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The uninsured are more than a $1 million burden to WWFD

WALLA WALLA, Washington – Among the variety of calls the Walla Walla Fire Department responds to, many are welfare checks for people on the streets. Often someone calls 911 and reports they found someone passed out from alcohol or a possible drug overdose.

“You can kind of gauge by the call as it comes in of what’s going on typically,” WWFD Deputy Chief Brad Morris said. “The passerby that doesn’t stop to really check to see what’s going on, we kind of have a clue it’s probably not somebody they don’t want to approach because they’re concerned about their safety.”

While the passerby may not want to get involved, Morris said if someone calls 911, WWFD is legally obligated to respond. According to Morris, a lot of the people WWFD perform welfare checks on aren’t under the influence of alcohol or drugs, they just simply want to sit down and take a nap.

“Other cases, they’re probably intoxicated in one way or another,” he said. “We have to assess them and determine how much of a danger they are to themselves. The police department has also been responding to a lot of these same calls. We go together.”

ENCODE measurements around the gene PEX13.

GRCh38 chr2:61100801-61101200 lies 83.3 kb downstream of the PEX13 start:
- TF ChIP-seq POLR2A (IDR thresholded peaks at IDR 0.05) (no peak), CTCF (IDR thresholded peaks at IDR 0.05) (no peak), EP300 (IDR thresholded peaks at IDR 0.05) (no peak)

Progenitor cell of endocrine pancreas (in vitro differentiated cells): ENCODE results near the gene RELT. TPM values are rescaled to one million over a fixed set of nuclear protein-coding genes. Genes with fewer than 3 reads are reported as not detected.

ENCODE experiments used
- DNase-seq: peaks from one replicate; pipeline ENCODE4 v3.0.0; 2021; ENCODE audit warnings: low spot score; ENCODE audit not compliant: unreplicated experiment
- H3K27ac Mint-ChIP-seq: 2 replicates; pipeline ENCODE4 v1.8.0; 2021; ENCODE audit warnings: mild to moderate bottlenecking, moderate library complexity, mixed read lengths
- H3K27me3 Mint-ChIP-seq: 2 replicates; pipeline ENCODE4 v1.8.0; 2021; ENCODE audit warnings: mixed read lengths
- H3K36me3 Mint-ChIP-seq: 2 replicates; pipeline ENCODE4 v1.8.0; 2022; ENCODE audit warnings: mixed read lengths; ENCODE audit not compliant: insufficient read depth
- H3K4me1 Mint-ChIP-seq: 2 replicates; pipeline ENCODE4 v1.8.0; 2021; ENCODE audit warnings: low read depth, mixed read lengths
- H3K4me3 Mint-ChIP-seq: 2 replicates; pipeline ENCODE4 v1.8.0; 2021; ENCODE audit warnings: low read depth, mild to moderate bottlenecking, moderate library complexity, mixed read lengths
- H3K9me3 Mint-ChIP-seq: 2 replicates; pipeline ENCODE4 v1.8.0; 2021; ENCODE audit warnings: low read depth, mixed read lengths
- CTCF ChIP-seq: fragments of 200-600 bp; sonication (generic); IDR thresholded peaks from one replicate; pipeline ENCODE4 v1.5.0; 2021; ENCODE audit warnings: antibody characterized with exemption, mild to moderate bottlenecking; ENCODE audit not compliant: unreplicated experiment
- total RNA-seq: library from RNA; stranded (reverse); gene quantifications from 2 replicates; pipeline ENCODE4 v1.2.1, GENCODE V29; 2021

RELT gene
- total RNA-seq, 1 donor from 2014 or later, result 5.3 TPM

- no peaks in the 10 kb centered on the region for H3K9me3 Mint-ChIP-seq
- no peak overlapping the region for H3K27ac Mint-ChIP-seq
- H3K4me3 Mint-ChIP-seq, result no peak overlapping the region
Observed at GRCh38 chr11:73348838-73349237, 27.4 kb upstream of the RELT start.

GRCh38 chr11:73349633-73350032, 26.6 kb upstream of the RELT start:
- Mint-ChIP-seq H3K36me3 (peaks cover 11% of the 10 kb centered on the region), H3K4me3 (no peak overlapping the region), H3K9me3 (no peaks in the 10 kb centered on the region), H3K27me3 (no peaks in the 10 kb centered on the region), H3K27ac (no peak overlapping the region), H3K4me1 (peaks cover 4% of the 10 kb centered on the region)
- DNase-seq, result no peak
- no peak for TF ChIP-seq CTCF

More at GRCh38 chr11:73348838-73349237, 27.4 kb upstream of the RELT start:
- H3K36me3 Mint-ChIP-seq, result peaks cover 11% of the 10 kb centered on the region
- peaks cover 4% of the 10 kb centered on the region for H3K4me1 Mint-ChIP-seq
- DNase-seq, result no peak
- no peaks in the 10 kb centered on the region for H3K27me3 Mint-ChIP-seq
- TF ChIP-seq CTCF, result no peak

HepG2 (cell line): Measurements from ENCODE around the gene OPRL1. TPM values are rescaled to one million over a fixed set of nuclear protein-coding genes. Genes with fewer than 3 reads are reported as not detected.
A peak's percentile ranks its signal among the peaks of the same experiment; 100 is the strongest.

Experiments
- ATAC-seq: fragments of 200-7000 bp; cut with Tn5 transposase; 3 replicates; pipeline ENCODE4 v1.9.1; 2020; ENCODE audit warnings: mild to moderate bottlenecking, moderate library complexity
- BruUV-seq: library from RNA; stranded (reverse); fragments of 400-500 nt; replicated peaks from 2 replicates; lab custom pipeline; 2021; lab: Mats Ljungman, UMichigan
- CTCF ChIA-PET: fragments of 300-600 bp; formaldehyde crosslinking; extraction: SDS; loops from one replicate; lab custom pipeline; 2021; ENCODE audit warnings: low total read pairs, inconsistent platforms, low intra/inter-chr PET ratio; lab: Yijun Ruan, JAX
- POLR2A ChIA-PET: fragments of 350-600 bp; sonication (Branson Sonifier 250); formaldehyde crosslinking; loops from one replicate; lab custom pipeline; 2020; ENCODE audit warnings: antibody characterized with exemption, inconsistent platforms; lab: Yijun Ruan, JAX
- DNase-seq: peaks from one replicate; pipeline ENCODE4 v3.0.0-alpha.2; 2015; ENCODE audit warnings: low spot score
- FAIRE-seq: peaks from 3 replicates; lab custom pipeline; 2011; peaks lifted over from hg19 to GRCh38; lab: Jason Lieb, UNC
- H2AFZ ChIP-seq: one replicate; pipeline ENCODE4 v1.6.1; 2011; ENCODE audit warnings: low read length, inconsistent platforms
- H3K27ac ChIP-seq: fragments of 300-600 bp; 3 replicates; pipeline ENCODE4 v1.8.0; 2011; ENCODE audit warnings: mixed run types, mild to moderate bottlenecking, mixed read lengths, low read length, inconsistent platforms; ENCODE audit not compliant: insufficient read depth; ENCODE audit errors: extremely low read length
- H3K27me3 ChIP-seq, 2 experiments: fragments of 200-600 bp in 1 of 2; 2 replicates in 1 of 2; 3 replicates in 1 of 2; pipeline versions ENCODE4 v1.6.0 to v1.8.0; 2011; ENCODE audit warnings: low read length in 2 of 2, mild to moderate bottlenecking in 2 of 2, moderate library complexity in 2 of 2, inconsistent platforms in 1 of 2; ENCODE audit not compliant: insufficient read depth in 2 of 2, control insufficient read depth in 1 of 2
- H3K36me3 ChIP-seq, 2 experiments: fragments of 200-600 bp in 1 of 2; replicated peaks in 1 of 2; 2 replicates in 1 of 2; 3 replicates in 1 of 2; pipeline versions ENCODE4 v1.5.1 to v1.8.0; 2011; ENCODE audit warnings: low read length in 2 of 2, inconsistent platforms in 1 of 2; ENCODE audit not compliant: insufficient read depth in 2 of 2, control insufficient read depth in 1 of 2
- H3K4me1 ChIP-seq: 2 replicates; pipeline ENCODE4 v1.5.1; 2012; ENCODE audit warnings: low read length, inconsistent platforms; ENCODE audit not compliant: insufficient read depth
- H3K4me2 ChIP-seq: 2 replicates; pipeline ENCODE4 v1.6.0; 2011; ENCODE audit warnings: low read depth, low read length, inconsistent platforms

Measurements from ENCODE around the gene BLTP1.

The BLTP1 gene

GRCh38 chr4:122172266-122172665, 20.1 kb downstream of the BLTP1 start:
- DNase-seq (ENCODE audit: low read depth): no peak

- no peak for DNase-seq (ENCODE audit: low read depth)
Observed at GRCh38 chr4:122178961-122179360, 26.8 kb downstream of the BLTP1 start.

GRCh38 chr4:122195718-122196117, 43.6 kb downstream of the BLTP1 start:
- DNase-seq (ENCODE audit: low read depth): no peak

He added if police arrive to a call first and find out there’s no medical issue, then they cancel WWFD and vice versa if WWFD arrives to a call first and it’s a medical issue that doesn’t require an officer.

“As you might guess a lot of these patients that we do see that are drug overdoses or inebriated or whatever that we take to the hospital, most of the time they don’t have insurance, or if they do it might be Medicaid or Medicare,” Morris said.

Morris said that transporting those patients means WWFD doesn’t get paid most of the time. And when WWFD tries to collect, it’s a challenge because that patient doesn’t have any money. In turn, that loss impacts the WWFD’s EMS budget as that loss is written off.

“It’s a big hit to us every year,” he said. “It’s well over $1 million, probably $1.5 million, at least that we write off every year based on all calls.”

Morris said this is one reason why the department tried to get an ambulance utility fee passed. It failed, but he said the department may take another look at the ambulance utility fee in the near future.

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